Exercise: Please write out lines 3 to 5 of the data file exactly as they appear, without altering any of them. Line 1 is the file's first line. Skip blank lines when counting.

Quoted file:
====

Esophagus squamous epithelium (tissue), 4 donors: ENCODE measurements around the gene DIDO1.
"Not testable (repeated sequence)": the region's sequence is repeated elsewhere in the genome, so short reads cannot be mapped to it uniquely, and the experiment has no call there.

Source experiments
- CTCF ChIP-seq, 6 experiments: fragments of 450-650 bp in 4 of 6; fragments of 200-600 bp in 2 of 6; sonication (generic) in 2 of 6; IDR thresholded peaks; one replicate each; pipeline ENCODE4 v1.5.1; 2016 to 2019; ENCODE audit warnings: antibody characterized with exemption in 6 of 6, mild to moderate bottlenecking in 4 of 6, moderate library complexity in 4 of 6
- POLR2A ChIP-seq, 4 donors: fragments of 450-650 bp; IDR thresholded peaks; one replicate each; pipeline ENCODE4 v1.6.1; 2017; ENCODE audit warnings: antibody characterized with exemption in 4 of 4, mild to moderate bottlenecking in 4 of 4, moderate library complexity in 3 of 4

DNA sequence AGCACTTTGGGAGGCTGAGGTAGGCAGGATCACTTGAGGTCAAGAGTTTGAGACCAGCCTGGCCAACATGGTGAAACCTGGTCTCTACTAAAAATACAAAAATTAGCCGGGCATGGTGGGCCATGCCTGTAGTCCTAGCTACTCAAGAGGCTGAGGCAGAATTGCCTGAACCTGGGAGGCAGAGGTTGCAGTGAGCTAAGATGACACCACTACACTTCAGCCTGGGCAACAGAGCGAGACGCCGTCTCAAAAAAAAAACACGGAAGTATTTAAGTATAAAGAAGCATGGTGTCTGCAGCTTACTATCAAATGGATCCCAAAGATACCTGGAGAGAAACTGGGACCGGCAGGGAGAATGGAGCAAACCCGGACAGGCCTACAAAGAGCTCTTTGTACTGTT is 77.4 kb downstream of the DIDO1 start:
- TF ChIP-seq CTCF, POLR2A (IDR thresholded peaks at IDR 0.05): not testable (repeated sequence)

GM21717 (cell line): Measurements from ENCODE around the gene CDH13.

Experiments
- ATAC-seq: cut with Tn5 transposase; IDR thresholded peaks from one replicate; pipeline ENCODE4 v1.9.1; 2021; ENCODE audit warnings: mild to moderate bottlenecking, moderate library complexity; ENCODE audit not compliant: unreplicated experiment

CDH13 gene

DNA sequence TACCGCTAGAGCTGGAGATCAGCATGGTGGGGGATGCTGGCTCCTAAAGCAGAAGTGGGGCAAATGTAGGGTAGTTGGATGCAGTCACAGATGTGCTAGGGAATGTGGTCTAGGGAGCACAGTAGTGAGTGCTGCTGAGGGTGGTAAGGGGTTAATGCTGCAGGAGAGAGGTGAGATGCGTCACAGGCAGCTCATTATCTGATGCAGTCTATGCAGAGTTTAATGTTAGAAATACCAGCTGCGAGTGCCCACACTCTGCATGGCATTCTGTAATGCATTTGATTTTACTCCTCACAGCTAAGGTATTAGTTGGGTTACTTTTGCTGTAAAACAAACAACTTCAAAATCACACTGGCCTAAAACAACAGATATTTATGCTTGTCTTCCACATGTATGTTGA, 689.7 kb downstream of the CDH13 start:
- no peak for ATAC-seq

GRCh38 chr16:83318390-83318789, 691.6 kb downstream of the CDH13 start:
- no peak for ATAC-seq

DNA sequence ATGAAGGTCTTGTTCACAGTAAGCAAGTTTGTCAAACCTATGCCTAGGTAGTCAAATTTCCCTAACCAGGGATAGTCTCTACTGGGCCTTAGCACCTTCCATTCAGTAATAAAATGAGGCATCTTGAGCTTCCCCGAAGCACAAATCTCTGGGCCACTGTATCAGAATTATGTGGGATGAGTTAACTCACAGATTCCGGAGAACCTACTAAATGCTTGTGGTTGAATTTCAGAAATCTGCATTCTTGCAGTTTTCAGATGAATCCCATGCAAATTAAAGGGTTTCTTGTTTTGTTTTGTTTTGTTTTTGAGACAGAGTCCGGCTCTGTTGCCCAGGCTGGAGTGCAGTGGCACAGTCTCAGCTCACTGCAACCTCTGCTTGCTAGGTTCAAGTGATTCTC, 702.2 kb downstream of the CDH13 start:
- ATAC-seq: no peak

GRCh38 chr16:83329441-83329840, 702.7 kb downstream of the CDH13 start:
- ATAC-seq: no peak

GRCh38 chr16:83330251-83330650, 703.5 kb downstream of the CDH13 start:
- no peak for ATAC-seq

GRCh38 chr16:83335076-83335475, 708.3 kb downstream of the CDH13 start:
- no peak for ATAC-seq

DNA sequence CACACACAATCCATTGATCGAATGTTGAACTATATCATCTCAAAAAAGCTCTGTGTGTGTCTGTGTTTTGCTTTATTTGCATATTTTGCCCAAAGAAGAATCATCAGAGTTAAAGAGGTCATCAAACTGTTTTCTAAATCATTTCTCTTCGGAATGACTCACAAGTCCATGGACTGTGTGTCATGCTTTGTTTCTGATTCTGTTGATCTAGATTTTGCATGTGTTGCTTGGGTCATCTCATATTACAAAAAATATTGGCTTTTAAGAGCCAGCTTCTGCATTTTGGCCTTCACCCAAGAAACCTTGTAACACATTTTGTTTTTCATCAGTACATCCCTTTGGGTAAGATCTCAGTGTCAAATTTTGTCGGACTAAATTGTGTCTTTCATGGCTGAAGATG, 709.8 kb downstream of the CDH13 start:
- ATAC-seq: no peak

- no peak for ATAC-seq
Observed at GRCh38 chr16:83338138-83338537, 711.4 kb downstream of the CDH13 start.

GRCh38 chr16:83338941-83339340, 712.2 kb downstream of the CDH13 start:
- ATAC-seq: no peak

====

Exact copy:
Source experiments
- CTCF ChIP-seq, 6 experiments: fragments of 450-650 bp in 4 of 6; fragments of 200-600 bp in 2 of 6; sonication (generic) in 2 of 6; IDR thresholded peaks; one replicate each; pipeline ENCODE4 v1.5.1; 2016 to 2019; ENCODE audit warnings: antibody characterized with exemption in 6 of 6, mild to moderate bottlenecking in 4 of 6, moderate library complexity in 4 of 6
- POLR2A ChIP-seq, 4 donors: fragments of 450-650 bp; IDR thresholded peaks; one replicate each; pipeline ENCODE4 v1.6.1; 2017; ENCODE audit warnings: antibody characterized with exemption in 4 of 4, mild to moderate bottlenecking in 4 of 4, moderate library complexity in 3 of 4